News Abortion

Pro-Choice Michigan Lawmakers Ready to Go on Offense

Michelle D. Anderson

“The best way to fight back is with a strong, sustained effort to drive proactive policies—and the public debate about such policies—in states, cities, and counties,” said Gloria Totten, president of the Public Leadership Institute.

Michigan Democrats have joined a national pro-choice campaign by introducing resolutions affirming abortion is indeed health care.

Two resolutions, SR 15 and HR 16, celebrate the landmark U.S. Supreme Court decision in Roe v. Wade and the right to reproductive health-care access in the face of a flurry of state-level restrictions eroding abortion access.

The resolutions are part of a campaign by the Public Leadership Institute (PLI), a Washington, D.C.-based justice-focused nonprofit policy center.

“The campaign provides a platform to talk about abortion rights and draw attention to the hypocrisy of the anti-choice legislation,” Aimee Z. Arrambide, program manager and reproductive rights policy specialist at PLI, told Rewire in a phone interview.

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Arrambide said in an email that, as of Monday, state lawmakers in 30 states and four localities including the District of Columbia have introduced 109 “abortion-out-loud bills.”

She noted that Hawaii lawmakers have introduced some bold policies that have gained some traction in the Democratic-dominated legislature. They include SB 501 and HB 663, which require crisis pregnancy centers, or fake clinics, to stop breaking privacy laws and to make it clear that they don’t provide abortion care or contract with coverage providers.

PLI has drafted and identified model legislation that would help people seeking abortions and other citizens affected by anti-choice and other discriminatory policies.

PLI last year published its “Playbook for Abortion Rights” guide for its network of more than 13,000 policymakers and advocates. PLI President Gloria Totten said the release of the guide was part of a “new strategic initiative to promote a bold, proactive reproductive rights and justice strategy at the state and local levels.”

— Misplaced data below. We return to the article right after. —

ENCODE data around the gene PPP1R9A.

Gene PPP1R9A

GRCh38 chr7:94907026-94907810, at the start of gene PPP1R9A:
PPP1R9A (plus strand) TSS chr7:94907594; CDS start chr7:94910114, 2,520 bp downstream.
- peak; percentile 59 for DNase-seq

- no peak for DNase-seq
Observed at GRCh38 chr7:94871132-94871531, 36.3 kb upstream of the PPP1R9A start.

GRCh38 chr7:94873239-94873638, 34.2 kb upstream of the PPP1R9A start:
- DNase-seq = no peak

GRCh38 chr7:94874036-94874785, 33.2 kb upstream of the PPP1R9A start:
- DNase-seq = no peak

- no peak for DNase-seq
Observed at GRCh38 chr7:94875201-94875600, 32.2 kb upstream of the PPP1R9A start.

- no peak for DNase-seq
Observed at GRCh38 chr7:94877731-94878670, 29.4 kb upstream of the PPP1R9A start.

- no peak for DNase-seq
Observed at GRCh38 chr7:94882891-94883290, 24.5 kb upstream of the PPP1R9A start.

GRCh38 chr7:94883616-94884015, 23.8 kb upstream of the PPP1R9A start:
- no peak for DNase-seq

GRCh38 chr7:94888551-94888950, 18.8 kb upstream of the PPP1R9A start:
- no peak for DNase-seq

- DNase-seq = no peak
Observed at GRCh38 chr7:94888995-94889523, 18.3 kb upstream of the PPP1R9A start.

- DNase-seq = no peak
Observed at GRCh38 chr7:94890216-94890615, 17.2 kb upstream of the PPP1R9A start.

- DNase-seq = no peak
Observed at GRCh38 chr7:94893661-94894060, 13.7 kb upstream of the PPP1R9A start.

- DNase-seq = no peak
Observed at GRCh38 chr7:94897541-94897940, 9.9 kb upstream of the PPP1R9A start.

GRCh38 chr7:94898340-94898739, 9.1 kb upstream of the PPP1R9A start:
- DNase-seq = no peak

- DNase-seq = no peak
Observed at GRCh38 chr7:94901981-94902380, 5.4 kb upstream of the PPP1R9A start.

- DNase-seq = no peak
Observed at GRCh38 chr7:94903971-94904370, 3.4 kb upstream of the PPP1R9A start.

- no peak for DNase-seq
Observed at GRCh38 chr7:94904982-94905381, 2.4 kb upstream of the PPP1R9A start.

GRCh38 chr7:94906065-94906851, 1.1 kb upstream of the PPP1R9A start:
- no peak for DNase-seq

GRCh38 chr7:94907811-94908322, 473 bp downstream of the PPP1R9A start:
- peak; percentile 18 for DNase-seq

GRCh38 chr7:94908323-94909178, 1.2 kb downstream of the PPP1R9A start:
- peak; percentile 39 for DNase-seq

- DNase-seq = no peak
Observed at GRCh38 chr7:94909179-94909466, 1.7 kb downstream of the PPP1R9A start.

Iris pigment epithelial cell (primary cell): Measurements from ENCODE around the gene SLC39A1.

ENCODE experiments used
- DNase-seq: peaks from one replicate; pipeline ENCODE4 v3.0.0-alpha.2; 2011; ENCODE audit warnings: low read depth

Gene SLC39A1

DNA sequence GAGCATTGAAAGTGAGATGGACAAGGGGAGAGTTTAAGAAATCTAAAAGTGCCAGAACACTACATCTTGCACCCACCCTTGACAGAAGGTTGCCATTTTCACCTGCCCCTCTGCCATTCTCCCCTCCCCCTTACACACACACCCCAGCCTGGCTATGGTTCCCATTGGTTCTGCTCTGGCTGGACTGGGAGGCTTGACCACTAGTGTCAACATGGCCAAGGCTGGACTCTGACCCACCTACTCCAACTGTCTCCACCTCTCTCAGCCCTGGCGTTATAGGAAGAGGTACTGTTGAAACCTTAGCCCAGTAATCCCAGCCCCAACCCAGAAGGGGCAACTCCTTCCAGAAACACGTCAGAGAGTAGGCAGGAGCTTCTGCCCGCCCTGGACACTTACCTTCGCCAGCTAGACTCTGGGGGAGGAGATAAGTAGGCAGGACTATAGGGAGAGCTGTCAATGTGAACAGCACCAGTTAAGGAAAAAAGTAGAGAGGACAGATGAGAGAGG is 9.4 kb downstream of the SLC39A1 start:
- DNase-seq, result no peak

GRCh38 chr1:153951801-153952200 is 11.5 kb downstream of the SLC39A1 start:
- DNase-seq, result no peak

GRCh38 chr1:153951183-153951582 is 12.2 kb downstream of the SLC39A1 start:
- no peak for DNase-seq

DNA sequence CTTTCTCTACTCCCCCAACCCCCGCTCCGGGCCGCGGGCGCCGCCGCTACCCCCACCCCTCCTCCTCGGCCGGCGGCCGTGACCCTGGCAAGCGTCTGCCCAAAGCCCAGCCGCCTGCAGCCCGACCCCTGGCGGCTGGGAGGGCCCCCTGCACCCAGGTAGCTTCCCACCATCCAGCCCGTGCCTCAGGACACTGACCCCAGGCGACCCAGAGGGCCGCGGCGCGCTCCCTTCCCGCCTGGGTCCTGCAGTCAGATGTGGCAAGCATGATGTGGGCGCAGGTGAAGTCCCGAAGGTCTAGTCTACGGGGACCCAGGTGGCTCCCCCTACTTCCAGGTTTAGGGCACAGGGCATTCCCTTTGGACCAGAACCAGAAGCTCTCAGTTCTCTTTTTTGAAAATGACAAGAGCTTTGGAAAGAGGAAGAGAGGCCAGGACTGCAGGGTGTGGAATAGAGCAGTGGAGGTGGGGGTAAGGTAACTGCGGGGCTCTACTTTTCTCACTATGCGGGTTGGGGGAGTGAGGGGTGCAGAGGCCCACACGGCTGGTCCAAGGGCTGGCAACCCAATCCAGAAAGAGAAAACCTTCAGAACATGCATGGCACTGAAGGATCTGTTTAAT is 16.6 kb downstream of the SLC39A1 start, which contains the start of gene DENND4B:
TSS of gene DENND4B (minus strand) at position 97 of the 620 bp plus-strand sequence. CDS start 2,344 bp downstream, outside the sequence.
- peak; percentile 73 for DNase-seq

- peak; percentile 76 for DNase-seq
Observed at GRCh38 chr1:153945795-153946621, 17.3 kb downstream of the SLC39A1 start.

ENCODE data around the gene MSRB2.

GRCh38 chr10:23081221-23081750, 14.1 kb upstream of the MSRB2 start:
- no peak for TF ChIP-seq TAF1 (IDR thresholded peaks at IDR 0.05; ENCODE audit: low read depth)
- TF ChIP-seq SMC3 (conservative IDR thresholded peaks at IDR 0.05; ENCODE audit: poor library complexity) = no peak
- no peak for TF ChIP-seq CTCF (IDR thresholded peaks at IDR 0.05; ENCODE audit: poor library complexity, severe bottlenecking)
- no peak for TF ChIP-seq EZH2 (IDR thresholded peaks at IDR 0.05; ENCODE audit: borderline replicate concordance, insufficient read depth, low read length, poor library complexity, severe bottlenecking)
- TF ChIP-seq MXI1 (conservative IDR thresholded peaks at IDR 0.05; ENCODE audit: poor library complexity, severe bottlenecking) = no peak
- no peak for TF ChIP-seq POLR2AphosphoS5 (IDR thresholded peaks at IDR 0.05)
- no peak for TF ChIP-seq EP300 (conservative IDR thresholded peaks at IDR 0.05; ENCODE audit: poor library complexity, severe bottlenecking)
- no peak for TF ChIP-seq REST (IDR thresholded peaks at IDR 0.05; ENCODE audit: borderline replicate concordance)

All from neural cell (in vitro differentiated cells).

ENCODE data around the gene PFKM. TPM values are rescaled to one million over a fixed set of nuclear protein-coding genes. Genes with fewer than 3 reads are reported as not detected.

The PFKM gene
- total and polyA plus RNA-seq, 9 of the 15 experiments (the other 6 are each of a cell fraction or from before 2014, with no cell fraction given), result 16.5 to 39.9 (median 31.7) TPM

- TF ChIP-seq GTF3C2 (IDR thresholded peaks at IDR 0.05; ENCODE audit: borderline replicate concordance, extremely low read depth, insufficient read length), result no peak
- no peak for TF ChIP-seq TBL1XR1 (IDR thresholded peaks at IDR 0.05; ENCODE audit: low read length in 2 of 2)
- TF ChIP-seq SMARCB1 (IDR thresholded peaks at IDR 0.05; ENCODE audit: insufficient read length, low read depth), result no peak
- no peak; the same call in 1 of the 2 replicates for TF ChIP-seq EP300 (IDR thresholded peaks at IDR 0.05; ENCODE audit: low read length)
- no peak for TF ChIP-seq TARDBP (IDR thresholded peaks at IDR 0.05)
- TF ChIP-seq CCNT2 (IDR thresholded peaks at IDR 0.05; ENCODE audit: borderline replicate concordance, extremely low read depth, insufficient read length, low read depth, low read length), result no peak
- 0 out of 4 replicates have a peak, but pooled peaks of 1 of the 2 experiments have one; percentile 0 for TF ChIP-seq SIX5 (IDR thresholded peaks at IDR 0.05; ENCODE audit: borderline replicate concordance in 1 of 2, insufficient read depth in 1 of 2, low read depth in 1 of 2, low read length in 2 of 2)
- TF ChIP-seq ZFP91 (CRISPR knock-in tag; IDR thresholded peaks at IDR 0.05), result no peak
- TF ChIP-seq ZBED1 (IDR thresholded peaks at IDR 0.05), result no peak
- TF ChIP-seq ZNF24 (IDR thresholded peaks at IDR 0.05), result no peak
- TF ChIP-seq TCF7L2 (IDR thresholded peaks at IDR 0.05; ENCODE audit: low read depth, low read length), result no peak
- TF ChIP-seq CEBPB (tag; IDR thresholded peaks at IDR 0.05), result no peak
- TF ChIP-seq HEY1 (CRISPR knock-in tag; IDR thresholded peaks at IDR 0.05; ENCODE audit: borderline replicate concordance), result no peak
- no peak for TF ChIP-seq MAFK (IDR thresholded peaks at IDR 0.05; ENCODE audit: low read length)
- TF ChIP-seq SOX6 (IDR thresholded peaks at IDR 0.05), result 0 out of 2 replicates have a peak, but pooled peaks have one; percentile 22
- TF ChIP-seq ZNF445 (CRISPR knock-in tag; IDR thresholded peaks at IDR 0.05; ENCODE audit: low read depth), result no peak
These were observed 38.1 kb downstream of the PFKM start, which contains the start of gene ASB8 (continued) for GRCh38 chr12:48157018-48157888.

“The best way to fight back is with a strong, sustained effort to drive proactive policies—and the public debate about such policies—in states, cities, and counties,” Totten said.

Both chambers of the Michigan legislature have a GOP majority.

Arrambide told Rewire that Michigan lawmakers could introduce more pro-choice bills this year. Those bills, she said, could help make up more than 120 proactive abortion rights bills that could be introduced in at least 30 states and seven localities in 2017.

Some of the PLI-suggested bills include a “Keep Bosses Out of the Bedroom Act,” which would keep employers from taking an adverse action against an employee based on their reproductive health decisions.

PLI noted that in recent years employers have taken adverse action against workers for their reproductive health-care decisions. In 2010, for example, a Catholic diocese in Wisconsin threatened employees with termination for using a state-mandated contraception benefit.

Michigan Republican lawmakers last month introduced bills that would defund providers that provide abortion care—even though Michigan already prohibits using state taxpayer funds for abortion care—impose medically unnecessary regulations on abortion clinics, and help funnel money to an anti-choice Choose Life Michigan fund through a license plate program.

State Sen. Phil Pavlov (R-St. Clair Township) in January introduced a bill that would ban profiting from fetal tissue sales, which is already illegal nationwide.

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